A variation in a human gene may explain why a small percentage of people living with HIV progress to AIDS only very slowly, or not at all. According to a report detailing the results of a handful of studies, published in the May 5 issue of Nature, the HLA-B57 gene variation causes a more complete CD8 cell response to HIV in the earliest stages of infection, ultimately giving the immune system the upper hand for decades to come.

HLA-B is part of a family of genes called the human leukocyte antigen (HLA) complex. The HLA complex helps the immune system distinguish the body’s own proteins from proteins made by foreign invaders such as viruses and bacteria. 

There are many variations of HLA-B in the human population. Some versions, or alleles, appear to be associated with an increased risk of certain health problems.

HLA-B27, for example, appears to increase the risk of ankylosing spondylitis, a form of autoimmune arthritis, whereas HLA-B57 (notably HLA-B5701) is associated with a higher risk of autoimmune psoriasis and hypersensitivity to abacavir (an HIV med found in Ziagen, Epzicom and Trizivir) in people living with HIV. A likely reason for this is because CD8 cells primed by HLA-B57 are less able to recognize cells in the body and, thus, more likely to attack healthy tissues when prompted. 

Ironically, these two alleles have also been associated with slower progression to AIDS in people living with HIV. Other alleles, including HLA-B07 and HLA-B35, have been associated with more rapid progression to AIDS in people not on antiretroviral treatment. 

HLA-B57 has been one of several genetic factors researchers have explored while trying to unravel the mystery of long-term nonprogressors (LTNPs) and elite controllers. About one of every 100 people living with HIV is an LTNP, in that they typically progress to AIDS very slowly. Even more rare—one of every 300 people living with HIV—are elite controllers who are able to keep their viral loads below the level of detection without taking antiretroviral drugs.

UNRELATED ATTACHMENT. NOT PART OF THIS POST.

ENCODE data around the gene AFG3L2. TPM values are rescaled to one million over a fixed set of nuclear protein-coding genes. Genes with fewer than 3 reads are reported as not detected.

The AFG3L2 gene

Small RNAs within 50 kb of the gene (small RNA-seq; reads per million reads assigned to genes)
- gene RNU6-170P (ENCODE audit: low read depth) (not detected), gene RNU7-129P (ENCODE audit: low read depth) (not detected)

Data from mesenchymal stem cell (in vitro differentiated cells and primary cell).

According to computer modeling conducted by Andrej Košmrlj, a doctoral student, and Elizabeth Read, PhD, of the Ragon Institute of MGH, MIT and Harvard—in collaboration with Bruce Walker, MD, of Harvard Medical School in Boston and other LTNP researchers—HLA-B57 is less likely to present CD8 cells with “self” proteins (proteins natural to the human body) than other alleles. Whereas HLA-B57 only allows CD8 cells to recognize 70,000 of roughly 10 million self proteins, the HLA-B07 allows CD8 cells to recognize close to 200,000 self proteins.

The study authors explain that this poorer recognition of self proteins among CD8 cells in people with HLA-B57 potentially allows the cells to better respond to HIV protein fragments (peptides), notably those that arise during the very stages of HIV infection when the virus is replicating and mutating wildly.

To explore this observation further, Walker’s group looked for associations between different HLA alleles and disease progression in a cohort made up of 2,000 LTNPs and 628 progressors.

What they found confirms what they and other research groups have long suspected. Patients with HLA-B07 and HLA-B35 had more narrow HIV-reactive CD8 cells and experienced more rapid progression to AIDS than those with seemingly neutral alleles. Conversely, those with HLA-B57 (notably HLA-B5701 and HLA-B5703) and HLA-B27 had more broadly reactive CD8 cells and experienced slower progression to AIDS. 

Though the implications of this research are not clear, Walker’s group argues that vaccine strategies to make CD8 cells more broadly reactive to HIV are a logical step.